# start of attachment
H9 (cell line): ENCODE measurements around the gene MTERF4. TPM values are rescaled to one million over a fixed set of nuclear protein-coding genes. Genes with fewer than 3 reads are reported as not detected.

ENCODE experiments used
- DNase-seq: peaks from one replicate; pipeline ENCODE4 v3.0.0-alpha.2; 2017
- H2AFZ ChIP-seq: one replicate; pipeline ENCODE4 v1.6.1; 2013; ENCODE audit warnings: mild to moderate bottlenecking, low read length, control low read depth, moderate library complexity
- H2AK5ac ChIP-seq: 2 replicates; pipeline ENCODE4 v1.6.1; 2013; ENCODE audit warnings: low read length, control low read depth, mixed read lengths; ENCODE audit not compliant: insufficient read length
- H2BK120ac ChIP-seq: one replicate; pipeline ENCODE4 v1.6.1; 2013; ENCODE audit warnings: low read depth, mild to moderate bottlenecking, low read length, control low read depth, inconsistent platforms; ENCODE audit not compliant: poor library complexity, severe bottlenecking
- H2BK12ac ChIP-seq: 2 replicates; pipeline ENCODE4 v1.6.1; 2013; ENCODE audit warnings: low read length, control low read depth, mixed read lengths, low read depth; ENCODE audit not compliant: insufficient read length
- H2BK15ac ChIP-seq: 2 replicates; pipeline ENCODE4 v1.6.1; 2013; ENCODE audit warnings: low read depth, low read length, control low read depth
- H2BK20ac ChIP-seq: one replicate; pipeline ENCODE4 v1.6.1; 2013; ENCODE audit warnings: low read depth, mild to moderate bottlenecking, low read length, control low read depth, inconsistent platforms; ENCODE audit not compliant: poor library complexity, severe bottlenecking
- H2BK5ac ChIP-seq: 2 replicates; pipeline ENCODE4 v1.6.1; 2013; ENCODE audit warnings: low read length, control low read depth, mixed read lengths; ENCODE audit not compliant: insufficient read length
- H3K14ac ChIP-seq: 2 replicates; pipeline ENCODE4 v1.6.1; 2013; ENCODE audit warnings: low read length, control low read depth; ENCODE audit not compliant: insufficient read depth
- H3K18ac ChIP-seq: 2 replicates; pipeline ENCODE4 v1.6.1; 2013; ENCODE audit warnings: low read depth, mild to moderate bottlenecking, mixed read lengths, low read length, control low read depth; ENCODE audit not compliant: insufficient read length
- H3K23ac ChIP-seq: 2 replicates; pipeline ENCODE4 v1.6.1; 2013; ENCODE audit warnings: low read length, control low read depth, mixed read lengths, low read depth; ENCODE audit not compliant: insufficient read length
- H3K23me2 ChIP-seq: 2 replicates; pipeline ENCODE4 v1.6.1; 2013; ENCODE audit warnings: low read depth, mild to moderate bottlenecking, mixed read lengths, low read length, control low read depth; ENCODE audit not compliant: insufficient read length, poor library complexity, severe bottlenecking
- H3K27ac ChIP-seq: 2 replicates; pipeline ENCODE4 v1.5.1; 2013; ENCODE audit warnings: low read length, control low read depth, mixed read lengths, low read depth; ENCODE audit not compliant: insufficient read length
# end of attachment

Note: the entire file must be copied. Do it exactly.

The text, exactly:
H9 (cell line): ENCODE measurements around the gene MTERF4. TPM values are rescaled to one million over a fixed set of nuclear protein-coding genes. Genes with fewer than 3 reads are reported as not detected.

ENCODE experiments used
- DNase-seq: peaks from one replicate; pipeline ENCODE4 v3.0.0-alpha.2; 2017
- H2AFZ ChIP-seq: one replicate; pipeline ENCODE4 v1.6.1; 2013; ENCODE audit warnings: mild to moderate bottlenecking, low read length, control low read depth, moderate library complexity
- H2AK5ac ChIP-seq: 2 replicates; pipeline ENCODE4 v1.6.1; 2013; ENCODE audit warnings: low read length, control low read depth, mixed read lengths; ENCODE audit not compliant: insufficient read length
- H2BK120ac ChIP-seq: one replicate; pipeline ENCODE4 v1.6.1; 2013; ENCODE audit warnings: low read depth, mild to moderate bottlenecking, low read length, control low read depth, inconsistent platforms; ENCODE audit not compliant: poor library complexity, severe bottlenecking
- H2BK12ac ChIP-seq: 2 replicates; pipeline ENCODE4 v1.6.1; 2013; ENCODE audit warnings: low read length, control low read depth, mixed read lengths, low read depth; ENCODE audit not compliant: insufficient read length
- H2BK15ac ChIP-seq: 2 replicates; pipeline ENCODE4 v1.6.1; 2013; ENCODE audit warnings: low read depth, low read length, control low read depth
- H2BK20ac ChIP-seq: one replicate; pipeline ENCODE4 v1.6.1; 2013; ENCODE audit warnings: low read depth, mild to moderate bottlenecking, low read length, control low read depth, inconsistent platforms; ENCODE audit not compliant: poor library complexity, severe bottlenecking
- H2BK5ac ChIP-seq: 2 replicates; pipeline ENCODE4 v1.6.1; 2013; ENCODE audit warnings: low read length, control low read depth, mixed read lengths; ENCODE audit not compliant: insufficient read length
- H3K14ac ChIP-seq: 2 replicates; pipeline ENCODE4 v1.6.1; 2013; ENCODE audit warnings: low read length, control low read depth; ENCODE audit not compliant: insufficient read depth
- H3K18ac ChIP-seq: 2 replicates; pipeline ENCODE4 v1.6.1; 2013; ENCODE audit warnings: low read depth, mild to moderate bottlenecking, mixed read lengths, low read length, control low read depth; ENCODE audit not compliant: insufficient read length
- H3K23ac ChIP-seq: 2 replicates; pipeline ENCODE4 v1.6.1; 2013; ENCODE audit warnings: low read length, control low read depth, mixed read lengths, low read depth; ENCODE audit not compliant: insufficient read length
- H3K23me2 ChIP-seq: 2 replicates; pipeline ENCODE4 v1.6.1; 2013; ENCODE audit warnings: low read depth, mild to moderate bottlenecking, mixed read lengths, low read length, control low read depth; ENCODE audit not compliant: insufficient read length, poor library complexity, severe bottlenecking
- H3K27ac ChIP-seq: 2 replicates; pipeline ENCODE4 v1.5.1; 2013; ENCODE audit warnings: low read length, control low read depth, mixed read lengths, low read depth; ENCODE audit not compliant: insufficient read length